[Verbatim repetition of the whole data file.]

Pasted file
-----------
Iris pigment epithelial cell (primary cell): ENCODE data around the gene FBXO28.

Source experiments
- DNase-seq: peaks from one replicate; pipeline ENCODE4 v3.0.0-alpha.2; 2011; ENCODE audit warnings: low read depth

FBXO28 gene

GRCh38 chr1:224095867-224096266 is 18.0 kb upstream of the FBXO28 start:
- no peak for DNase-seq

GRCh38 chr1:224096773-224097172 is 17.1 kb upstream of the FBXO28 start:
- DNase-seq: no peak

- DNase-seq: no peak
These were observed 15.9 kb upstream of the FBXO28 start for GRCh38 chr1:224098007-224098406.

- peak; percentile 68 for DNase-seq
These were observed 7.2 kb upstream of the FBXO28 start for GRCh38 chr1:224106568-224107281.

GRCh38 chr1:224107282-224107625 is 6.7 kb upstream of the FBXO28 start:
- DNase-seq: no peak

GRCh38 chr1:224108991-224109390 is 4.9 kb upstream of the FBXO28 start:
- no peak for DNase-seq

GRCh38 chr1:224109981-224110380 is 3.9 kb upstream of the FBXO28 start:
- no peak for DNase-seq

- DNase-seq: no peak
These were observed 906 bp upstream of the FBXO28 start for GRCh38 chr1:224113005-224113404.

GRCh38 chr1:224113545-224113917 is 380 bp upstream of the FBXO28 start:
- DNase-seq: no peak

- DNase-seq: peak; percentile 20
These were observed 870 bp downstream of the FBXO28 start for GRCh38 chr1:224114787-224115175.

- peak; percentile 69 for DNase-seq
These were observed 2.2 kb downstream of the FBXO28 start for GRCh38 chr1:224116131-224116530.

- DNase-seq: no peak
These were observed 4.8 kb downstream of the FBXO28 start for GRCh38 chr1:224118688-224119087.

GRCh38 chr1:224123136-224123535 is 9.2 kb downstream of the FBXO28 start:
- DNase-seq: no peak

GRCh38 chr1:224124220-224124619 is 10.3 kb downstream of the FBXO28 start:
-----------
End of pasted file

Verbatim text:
Iris pigment epithelial cell (primary cell): ENCODE data around the gene FBXO28.

Source experiments
- DNase-seq: peaks from one replicate; pipeline ENCODE4 v3.0.0-alpha.2; 2011; ENCODE audit warnings: low read depth

FBXO28 gene

GRCh38 chr1:224095867-224096266 is 18.0 kb upstream of the FBXO28 start:
- no peak for DNase-seq

GRCh38 chr1:224096773-224097172 is 17.1 kb upstream of the FBXO28 start:
- DNase-seq: no peak

- DNase-seq: no peak
These were observed 15.9 kb upstream of the FBXO28 start for GRCh38 chr1:224098007-224098406.

- peak; percentile 68 for DNase-seq
These were observed 7.2 kb upstream of the FBXO28 start for GRCh38 chr1:224106568-224107281.

GRCh38 chr1:224107282-224107625 is 6.7 kb upstream of the FBXO28 start:
- DNase-seq: no peak

GRCh38 chr1:224108991-224109390 is 4.9 kb upstream of the FBXO28 start:
- no peak for DNase-seq

GRCh38 chr1:224109981-224110380 is 3.9 kb upstream of the FBXO28 start:
- no peak for DNase-seq

- DNase-seq: no peak
These were observed 906 bp upstream of the FBXO28 start for GRCh38 chr1:224113005-224113404.

GRCh38 chr1:224113545-224113917 is 380 bp upstream of the FBXO28 start:
- DNase-seq: no peak

- DNase-seq: peak; percentile 20
These were observed 870 bp downstream of the FBXO28 start for GRCh38 chr1:224114787-224115175.

- peak; percentile 69 for DNase-seq
These were observed 2.2 kb downstream of the FBXO28 start for GRCh38 chr1:224116131-224116530.

- DNase-seq: no peak
These were observed 4.8 kb downstream of the FBXO28 start for GRCh38 chr1:224118688-224119087.

GRCh38 chr1:224123136-224123535 is 9.2 kb downstream of the FBXO28 start:
- DNase-seq: no peak

GRCh38 chr1:224124220-224124619 is 10.3 kb downstream of the FBXO28 start: